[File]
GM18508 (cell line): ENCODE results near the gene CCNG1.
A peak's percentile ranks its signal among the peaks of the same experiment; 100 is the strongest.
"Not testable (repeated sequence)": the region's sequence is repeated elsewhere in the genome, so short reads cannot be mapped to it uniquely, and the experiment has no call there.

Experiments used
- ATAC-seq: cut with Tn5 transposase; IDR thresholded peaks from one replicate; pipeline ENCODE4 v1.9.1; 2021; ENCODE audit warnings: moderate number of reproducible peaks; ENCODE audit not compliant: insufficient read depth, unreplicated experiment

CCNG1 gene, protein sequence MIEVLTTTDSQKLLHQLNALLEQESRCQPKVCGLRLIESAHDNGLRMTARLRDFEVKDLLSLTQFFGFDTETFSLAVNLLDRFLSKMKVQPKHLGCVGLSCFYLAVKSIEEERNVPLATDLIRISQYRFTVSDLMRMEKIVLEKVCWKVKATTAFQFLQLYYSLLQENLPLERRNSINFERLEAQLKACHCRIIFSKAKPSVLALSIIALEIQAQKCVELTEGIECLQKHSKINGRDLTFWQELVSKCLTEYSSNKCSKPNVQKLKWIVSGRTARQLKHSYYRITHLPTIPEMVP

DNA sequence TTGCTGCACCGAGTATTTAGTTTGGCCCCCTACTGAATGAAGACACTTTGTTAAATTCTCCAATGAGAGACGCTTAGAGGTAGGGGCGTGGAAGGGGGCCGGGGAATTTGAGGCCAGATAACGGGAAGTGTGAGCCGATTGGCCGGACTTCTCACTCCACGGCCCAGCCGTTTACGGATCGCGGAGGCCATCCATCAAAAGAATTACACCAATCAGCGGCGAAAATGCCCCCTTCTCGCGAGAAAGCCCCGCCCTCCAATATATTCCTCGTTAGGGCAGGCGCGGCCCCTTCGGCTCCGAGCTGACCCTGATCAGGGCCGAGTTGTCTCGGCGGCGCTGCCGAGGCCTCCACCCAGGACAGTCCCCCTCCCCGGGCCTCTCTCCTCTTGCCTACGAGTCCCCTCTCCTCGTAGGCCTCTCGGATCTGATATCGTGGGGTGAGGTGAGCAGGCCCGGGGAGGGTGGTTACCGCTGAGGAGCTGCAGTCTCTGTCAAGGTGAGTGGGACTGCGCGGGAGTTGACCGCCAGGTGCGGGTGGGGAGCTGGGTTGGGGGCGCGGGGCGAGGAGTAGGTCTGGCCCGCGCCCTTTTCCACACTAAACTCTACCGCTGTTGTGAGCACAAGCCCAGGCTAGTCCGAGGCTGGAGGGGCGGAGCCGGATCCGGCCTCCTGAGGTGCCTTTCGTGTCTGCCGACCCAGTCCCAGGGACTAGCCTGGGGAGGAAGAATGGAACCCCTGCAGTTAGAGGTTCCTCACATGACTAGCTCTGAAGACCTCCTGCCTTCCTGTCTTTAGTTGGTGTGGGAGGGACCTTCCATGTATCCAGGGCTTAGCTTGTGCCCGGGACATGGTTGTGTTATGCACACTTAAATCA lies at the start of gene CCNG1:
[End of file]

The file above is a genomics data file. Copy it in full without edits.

GM18508 (cell line): ENCODE results near the gene CCNG1.
A peak's percentile ranks its signal among the peaks of the same experiment; 100 is the strongest.
"Not testable (repeated sequence)": the region's sequence is repeated elsewhere in the genome, so short reads cannot be mapped to it uniquely, and the experiment has no call there.

Experiments used
- ATAC-seq: cut with Tn5 transposase; IDR thresholded peaks from one replicate; pipeline ENCODE4 v1.9.1; 2021; ENCODE audit warnings: moderate number of reproducible peaks; ENCODE audit not compliant: insufficient read depth, unreplicated experiment

CCNG1 gene, protein sequence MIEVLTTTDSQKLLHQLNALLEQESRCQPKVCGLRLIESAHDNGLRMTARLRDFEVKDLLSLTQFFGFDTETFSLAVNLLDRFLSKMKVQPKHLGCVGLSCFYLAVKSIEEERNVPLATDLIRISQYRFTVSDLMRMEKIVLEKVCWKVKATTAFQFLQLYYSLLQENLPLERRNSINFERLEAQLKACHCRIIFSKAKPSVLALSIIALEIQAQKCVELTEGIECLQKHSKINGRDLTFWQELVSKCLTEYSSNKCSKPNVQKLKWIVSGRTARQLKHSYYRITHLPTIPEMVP

DNA sequence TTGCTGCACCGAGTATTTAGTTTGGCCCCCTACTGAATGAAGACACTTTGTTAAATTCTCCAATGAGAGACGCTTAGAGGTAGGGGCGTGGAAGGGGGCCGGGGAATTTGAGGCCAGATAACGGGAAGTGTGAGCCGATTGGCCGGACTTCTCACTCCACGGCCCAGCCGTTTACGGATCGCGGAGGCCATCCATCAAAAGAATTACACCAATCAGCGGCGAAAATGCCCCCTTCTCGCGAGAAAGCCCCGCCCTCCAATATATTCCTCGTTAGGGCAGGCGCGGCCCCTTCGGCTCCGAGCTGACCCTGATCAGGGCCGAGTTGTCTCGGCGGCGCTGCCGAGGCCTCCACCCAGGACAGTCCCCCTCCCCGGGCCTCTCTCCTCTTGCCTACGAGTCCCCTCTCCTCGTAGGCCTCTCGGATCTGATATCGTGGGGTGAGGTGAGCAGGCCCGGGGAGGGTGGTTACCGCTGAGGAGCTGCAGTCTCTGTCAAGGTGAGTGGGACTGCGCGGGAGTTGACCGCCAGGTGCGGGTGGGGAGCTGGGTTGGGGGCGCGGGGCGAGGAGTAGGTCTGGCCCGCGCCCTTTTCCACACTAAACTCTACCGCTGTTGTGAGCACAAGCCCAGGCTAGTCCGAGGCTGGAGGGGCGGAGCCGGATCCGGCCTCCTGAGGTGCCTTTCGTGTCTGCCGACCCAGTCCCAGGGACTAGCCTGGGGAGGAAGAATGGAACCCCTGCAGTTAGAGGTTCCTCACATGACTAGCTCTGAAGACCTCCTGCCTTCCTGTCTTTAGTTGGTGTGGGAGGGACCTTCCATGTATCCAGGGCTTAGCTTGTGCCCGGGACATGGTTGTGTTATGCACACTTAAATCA lies at the start of gene CCNG1: